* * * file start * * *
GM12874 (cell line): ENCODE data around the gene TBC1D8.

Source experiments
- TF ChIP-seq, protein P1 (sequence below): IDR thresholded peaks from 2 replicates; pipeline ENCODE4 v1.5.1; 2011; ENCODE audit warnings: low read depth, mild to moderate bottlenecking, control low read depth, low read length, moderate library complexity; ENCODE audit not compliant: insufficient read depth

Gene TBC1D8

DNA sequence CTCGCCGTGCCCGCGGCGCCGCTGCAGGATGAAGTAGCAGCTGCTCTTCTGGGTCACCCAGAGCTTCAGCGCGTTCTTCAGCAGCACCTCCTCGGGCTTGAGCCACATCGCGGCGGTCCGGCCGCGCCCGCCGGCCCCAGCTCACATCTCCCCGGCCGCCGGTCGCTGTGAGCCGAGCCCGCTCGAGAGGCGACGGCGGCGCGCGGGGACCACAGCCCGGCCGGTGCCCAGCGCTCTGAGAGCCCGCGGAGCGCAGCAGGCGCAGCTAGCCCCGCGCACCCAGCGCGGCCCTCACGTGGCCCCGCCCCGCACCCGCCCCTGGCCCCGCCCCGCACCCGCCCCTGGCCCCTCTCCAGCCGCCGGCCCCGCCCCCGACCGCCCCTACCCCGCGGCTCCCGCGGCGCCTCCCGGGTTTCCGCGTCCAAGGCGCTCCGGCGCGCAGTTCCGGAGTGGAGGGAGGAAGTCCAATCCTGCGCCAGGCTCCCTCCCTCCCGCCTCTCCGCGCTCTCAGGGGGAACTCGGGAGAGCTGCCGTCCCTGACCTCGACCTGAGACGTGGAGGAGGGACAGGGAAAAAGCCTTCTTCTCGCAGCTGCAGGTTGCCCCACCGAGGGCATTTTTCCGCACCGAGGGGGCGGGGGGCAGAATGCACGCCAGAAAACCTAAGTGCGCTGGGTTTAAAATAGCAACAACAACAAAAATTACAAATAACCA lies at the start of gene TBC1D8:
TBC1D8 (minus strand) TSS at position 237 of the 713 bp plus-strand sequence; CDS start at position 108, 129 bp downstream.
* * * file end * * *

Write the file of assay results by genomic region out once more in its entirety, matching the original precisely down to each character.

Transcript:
GM12874 (cell line): ENCODE data around the gene TBC1D8.

Source experiments
- TF ChIP-seq, protein P1 (sequence below): IDR thresholded peaks from 2 replicates; pipeline ENCODE4 v1.5.1; 2011; ENCODE audit warnings: low read depth, mild to moderate bottlenecking, control low read depth, low read length, moderate library complexity; ENCODE audit not compliant: insufficient read depth

Gene TBC1D8

DNA sequence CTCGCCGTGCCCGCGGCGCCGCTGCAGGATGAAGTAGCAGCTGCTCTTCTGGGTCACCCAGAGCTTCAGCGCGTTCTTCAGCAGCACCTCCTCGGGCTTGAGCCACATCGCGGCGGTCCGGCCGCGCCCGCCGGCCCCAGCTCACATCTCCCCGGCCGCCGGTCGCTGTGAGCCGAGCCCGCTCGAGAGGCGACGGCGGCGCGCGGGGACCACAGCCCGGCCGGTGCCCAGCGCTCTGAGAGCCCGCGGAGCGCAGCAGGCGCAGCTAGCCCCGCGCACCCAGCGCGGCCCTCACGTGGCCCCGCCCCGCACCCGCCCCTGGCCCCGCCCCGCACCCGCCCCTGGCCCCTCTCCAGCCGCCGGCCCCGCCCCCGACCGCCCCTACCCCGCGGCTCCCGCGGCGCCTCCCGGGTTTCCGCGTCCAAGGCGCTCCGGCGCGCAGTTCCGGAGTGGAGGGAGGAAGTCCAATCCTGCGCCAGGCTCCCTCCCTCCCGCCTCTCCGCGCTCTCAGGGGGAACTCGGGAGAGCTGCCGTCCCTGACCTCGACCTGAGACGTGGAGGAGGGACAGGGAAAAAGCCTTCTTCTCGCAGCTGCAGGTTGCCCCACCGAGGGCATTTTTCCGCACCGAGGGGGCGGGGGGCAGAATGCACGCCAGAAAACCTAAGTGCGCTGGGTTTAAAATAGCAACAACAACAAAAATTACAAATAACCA lies at the start of gene TBC1D8:
TBC1D8 (minus strand) TSS at position 237 of the 713 bp plus-strand sequence; CDS start at position 108, 129 bp downstream.